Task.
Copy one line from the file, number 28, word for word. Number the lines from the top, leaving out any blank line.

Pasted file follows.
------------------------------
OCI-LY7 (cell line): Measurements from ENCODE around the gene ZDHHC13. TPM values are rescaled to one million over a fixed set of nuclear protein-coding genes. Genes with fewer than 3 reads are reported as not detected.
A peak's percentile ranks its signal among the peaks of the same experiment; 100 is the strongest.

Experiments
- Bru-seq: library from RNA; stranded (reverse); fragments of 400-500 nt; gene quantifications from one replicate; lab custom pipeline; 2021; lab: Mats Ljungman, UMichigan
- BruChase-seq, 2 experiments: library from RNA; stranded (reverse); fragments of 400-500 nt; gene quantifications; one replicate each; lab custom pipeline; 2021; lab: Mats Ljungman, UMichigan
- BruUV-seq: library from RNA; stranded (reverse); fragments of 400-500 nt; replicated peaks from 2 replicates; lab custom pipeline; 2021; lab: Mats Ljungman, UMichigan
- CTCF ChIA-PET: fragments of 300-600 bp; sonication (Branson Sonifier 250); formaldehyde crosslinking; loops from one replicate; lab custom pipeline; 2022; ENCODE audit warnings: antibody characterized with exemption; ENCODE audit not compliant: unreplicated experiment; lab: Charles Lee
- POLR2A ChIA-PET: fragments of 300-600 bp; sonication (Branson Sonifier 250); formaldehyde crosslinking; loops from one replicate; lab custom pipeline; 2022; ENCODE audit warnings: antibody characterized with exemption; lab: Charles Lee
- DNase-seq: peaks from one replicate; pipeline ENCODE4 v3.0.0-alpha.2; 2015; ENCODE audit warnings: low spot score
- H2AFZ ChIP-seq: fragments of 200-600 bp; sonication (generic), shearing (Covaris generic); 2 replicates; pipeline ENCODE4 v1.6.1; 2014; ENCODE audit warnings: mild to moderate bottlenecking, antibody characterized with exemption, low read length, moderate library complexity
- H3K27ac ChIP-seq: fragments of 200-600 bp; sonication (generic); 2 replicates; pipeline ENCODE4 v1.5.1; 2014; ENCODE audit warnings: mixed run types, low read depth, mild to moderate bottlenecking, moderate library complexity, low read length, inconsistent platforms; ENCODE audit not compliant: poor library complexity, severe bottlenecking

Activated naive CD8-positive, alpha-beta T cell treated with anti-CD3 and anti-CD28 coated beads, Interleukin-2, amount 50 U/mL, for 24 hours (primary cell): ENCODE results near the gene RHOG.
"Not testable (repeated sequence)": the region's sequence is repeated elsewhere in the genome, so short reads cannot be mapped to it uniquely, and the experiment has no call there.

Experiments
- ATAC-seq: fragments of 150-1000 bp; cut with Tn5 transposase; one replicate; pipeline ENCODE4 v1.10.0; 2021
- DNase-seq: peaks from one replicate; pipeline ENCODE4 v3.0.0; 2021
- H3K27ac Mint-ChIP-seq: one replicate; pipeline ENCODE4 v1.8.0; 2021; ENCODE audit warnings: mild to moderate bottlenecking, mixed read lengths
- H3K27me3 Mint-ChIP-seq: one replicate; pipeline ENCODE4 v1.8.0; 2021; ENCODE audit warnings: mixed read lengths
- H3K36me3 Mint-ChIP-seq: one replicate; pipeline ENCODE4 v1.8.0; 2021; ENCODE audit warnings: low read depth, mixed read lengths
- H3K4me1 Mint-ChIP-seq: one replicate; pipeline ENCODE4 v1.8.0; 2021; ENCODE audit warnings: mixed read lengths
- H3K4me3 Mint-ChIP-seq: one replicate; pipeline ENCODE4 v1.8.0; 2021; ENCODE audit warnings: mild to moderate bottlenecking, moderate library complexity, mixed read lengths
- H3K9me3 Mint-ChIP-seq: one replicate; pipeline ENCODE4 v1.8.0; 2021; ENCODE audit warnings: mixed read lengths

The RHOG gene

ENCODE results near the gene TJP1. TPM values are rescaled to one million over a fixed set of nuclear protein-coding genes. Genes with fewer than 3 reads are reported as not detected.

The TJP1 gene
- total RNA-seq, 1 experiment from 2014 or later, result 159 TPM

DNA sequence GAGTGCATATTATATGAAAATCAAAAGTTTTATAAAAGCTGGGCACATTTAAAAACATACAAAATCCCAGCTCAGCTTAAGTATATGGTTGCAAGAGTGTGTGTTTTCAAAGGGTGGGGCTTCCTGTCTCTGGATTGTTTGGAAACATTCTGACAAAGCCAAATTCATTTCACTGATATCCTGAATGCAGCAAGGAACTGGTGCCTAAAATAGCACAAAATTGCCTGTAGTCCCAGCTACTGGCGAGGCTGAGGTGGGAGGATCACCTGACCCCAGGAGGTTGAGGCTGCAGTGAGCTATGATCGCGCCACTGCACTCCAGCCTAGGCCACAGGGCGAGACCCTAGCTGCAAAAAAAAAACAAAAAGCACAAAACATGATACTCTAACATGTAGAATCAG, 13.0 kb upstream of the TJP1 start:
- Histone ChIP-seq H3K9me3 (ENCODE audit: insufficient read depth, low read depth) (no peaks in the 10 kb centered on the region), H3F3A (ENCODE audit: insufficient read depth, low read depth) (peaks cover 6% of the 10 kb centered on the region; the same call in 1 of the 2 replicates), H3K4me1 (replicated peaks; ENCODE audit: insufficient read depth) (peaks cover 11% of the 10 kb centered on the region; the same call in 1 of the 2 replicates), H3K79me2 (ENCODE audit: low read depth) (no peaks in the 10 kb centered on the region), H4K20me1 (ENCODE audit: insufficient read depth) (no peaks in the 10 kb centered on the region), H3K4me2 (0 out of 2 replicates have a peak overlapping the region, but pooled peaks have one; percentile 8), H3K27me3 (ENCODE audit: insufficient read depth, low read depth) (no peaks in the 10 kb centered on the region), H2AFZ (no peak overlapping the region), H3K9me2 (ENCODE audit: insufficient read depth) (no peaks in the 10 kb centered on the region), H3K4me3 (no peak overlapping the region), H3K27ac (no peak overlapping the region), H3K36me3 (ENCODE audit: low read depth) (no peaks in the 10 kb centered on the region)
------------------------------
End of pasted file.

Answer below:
- Histone ChIP-seq H3K9me3 (ENCODE audit: insufficient read depth, low read depth) (no peaks in the 10 kb centered on the region), H3F3A (ENCODE audit: insufficient read depth, low read depth) (peaks cover 6% of the 10 kb centered on the region; the same call in 1 of the 2 replicates), H3K4me1 (replicated peaks; ENCODE audit: insufficient read depth) (peaks cover 11% of the 10 kb centered on the region; the same call in 1 of the 2 replicates), H3K79me2 (ENCODE audit: low read depth) (no peaks in the 10 kb centered on the region), H4K20me1 (ENCODE audit: insufficient read depth) (no peaks in the 10 kb centered on the region), H3K4me2 (0 out of 2 replicates have a peak overlapping the region, but pooled peaks have one; percentile 8), H3K27me3 (ENCODE audit: insufficient read depth, low read depth) (no peaks in the 10 kb centered on the region), H2AFZ (no peak overlapping the region), H3K9me2 (ENCODE audit: insufficient read depth) (no peaks in the 10 kb centered on the region), H3K4me3 (no peak overlapping the region), H3K27ac (no peak overlapping the region), H3K36me3 (ENCODE audit: low read depth) (no peaks in the 10 kb centered on the region)